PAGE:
Tuesday, July 22, 2014

all that matters

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Sorry for being such a slacker lately. I would love to breezily post recipes and stories every single week like clockwork but you see, the only one in charge of my schedule is me. And I have proven myself time and time again to be unmanageable. It’s not that my heart isn’t here; it is. It’s just that my body is usually at the beach- and I don’t have a much better excuse than that. I take leisure time in the summer extraordinarily seriously. Massachusetts in the summer is glorious, absolutely glorious. It’s also quite dreamy through September and parts of October. And then somewhere around the first of November it goes downhill and the rest of the year is spent in hibernation with many pots of soup and bottles of red wine. So when summer comes round, on my days off when I would normally check lots of pertinent tasks off my to-do list, including maintaining this here blog, I instead feel zero obligations and I park my ass at the beach with a meatball sub, because, apparently, shame is not an emotion that I feel and because I take summer very, very seriously.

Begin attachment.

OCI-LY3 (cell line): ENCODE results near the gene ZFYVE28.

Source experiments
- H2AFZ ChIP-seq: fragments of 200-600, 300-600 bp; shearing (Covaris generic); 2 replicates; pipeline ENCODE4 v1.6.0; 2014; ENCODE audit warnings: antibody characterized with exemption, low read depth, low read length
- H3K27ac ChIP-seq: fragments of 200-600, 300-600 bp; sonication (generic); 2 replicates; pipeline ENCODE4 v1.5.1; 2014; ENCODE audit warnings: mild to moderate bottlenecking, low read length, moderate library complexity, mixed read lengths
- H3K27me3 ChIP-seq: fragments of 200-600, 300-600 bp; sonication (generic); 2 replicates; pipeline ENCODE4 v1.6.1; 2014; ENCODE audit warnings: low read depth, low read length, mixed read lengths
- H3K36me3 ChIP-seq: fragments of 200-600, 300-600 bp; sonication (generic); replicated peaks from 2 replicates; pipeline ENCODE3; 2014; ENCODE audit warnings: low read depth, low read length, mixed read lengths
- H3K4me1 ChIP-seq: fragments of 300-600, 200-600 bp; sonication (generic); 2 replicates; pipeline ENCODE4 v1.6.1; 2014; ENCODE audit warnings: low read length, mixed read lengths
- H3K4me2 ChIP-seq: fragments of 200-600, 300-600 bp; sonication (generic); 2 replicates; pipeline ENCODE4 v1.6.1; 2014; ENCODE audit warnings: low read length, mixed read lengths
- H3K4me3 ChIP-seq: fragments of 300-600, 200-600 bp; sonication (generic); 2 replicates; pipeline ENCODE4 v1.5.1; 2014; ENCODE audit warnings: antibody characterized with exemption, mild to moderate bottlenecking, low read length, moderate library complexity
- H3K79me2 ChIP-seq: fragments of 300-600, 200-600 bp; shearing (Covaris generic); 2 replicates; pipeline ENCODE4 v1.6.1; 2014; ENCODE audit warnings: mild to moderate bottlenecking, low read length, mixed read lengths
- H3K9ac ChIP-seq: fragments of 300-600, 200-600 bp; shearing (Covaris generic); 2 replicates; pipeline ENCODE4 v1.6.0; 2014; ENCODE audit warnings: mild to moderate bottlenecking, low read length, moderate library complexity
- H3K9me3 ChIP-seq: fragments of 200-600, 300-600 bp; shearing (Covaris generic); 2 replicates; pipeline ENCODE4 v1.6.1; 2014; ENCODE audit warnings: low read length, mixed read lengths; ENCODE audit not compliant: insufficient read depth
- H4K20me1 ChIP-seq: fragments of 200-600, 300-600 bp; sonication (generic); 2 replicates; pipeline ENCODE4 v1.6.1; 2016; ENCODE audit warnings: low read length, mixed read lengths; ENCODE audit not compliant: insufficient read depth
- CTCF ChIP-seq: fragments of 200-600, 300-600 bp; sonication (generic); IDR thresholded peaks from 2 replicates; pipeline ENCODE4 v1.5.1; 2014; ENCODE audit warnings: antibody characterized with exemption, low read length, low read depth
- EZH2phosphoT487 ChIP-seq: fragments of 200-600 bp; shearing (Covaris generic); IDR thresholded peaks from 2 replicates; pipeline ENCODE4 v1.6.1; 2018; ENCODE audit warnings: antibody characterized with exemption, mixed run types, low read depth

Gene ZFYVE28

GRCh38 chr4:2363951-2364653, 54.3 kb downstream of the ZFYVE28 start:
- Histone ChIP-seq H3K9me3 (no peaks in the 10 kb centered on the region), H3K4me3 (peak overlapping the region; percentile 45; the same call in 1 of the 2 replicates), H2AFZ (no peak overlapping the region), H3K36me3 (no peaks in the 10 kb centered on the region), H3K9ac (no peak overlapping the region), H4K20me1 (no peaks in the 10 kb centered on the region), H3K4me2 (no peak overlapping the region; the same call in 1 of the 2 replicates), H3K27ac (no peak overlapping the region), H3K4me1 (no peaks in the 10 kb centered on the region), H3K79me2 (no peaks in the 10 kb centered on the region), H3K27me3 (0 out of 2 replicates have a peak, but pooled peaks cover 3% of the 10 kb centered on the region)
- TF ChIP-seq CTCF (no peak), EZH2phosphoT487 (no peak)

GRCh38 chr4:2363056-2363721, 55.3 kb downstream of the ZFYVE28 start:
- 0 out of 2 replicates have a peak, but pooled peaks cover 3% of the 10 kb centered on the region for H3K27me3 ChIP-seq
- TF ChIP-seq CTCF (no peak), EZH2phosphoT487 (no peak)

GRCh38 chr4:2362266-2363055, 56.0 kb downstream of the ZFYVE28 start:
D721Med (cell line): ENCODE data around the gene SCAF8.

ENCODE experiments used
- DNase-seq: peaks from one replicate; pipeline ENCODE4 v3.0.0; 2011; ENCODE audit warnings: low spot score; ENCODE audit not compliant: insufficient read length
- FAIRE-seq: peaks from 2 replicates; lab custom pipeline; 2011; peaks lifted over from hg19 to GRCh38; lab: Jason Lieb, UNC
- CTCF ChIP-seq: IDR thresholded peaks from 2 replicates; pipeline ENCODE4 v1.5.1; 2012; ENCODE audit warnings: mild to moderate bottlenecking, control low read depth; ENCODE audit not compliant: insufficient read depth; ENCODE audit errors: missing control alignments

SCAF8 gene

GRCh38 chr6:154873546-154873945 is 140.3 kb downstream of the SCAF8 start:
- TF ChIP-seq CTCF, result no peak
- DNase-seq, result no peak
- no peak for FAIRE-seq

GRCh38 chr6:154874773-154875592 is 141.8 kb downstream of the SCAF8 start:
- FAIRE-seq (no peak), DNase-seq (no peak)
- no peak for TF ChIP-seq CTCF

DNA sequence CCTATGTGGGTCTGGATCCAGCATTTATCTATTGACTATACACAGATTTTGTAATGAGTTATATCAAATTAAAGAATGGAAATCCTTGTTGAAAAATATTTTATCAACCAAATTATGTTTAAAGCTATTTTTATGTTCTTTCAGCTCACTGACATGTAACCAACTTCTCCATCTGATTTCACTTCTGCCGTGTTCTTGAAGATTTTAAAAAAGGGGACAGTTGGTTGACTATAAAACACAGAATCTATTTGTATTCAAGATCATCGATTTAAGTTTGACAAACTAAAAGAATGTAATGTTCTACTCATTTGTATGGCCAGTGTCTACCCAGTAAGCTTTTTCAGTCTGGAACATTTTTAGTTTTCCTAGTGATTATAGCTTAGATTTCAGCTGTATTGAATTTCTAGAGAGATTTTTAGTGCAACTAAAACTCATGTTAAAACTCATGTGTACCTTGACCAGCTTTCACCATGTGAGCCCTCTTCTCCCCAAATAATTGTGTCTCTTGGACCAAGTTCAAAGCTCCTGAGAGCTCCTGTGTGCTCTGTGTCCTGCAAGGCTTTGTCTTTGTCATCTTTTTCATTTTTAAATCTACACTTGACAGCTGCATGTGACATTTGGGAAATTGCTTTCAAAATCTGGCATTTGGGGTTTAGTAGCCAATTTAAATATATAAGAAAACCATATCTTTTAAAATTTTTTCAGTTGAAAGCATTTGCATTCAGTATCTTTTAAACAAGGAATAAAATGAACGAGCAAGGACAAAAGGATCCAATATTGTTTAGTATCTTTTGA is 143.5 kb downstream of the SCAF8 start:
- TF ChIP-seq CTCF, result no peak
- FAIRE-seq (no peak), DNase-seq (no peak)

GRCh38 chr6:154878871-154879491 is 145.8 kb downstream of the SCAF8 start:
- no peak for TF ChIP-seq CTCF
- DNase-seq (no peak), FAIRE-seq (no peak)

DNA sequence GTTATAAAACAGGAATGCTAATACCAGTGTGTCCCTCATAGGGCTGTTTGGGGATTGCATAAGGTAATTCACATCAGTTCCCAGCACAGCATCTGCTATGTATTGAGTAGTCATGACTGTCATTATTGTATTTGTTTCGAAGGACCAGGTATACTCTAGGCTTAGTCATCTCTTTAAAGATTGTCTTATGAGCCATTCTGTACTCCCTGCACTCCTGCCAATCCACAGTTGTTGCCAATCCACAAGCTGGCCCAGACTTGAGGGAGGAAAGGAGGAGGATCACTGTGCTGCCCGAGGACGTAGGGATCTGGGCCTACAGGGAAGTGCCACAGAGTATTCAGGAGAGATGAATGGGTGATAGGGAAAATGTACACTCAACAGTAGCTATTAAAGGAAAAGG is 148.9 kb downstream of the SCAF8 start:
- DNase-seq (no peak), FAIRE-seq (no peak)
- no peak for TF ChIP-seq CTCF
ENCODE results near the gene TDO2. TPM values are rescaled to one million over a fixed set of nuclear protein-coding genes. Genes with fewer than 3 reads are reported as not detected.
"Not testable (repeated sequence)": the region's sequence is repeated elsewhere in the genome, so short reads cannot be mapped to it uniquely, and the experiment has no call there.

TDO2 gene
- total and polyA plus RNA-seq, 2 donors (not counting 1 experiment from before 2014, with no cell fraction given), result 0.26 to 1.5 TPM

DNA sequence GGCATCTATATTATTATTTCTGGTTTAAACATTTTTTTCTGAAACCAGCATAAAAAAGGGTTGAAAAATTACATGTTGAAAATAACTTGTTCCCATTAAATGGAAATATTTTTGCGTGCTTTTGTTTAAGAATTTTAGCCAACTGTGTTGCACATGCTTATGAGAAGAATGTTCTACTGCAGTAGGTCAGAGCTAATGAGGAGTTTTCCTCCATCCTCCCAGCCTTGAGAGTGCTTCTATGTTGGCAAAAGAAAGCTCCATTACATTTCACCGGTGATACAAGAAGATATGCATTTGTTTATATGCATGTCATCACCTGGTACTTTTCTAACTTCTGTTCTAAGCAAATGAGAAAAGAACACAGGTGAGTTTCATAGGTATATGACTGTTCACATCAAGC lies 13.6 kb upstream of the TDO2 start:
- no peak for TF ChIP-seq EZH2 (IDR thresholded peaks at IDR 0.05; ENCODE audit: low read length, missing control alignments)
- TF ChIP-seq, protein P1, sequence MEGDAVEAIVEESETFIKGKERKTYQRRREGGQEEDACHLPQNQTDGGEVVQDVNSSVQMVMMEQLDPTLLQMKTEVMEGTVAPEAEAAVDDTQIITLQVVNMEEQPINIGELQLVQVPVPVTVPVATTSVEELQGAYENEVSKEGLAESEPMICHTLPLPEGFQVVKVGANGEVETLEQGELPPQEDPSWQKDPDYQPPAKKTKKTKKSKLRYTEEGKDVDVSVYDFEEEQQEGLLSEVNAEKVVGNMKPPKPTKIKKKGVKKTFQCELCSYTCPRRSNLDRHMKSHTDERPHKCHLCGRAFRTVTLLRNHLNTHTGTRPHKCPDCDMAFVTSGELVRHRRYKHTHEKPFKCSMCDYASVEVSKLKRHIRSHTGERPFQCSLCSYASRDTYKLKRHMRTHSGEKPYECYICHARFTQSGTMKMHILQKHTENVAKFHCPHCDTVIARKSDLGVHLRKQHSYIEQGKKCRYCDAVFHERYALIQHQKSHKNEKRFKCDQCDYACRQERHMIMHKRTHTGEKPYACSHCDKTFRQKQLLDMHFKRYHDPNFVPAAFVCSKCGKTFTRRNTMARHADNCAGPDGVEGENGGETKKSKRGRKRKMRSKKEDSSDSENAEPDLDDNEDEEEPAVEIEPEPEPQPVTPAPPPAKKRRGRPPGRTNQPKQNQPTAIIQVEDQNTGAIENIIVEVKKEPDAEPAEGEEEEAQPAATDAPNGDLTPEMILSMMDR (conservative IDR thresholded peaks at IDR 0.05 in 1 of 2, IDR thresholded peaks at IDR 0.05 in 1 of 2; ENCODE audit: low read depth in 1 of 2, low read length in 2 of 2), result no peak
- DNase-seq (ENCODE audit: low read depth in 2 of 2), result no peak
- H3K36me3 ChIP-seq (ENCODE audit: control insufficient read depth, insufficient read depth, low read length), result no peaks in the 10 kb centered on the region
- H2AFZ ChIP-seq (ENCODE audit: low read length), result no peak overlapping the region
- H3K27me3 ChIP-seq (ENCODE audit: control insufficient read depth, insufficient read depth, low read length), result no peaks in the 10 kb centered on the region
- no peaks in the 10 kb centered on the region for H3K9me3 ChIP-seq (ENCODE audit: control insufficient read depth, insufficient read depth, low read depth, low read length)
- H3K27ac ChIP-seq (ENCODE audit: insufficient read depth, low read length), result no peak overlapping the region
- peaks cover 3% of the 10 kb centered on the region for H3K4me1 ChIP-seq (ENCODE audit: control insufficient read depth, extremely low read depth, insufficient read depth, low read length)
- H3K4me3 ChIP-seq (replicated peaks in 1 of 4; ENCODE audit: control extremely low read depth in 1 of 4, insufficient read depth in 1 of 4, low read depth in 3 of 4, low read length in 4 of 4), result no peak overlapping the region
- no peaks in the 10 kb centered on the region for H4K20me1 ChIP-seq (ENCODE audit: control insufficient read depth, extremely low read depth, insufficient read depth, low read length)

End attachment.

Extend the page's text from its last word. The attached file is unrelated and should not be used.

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The crown jewel of summer always has been the 4th of July. For as long as I can remember, my family would gather together at my aunt and uncle’s house by the beach (where Paul and I lived last summer while we were preparing to buy our house) It was (big sigh) the greatest house ever. Screened in porch, large, partially shaded yard, ample parking, and a slow, easy shuffle down to a beautiful New England beach. It was the perfect place for 4th of July. We spent the day pruning up our fingers in the Atlantic, the afternoon drinking a few too many watermelon margaritas on the porch and the evening eating a big fat 4th of July feast. At some point my aunts would sing ‘Grand Old Flag’ at the top of their lungs, sometimes marching, with flags and hats, mostly fueled by Chardonnay. It was a good place to be.

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So at the end of last summer when Linda and Eric finally sold their house on Grasshopper Lane, we were all a bit verclempt. As expected. This is the first summer in my life I haven’t had a direct blood relative with free beach parking access- so you can imagine it’s been a pretty tough adjustment for me. I’ve lived a charmed life in terms of access to beaches and that, my friends, is a difficult thing to bid adieu. So this year, as the 4th loomed and the nostalgia of perfect family holidays danced in the memories, I decided that we simply had to get together. Even if it was in a landlocked cul-de-sac closer to the city than any coastal breezes. I’d buy squirt guns and water balloons and the food would be just as good and the company same as always and it would be great. And you know what? It was.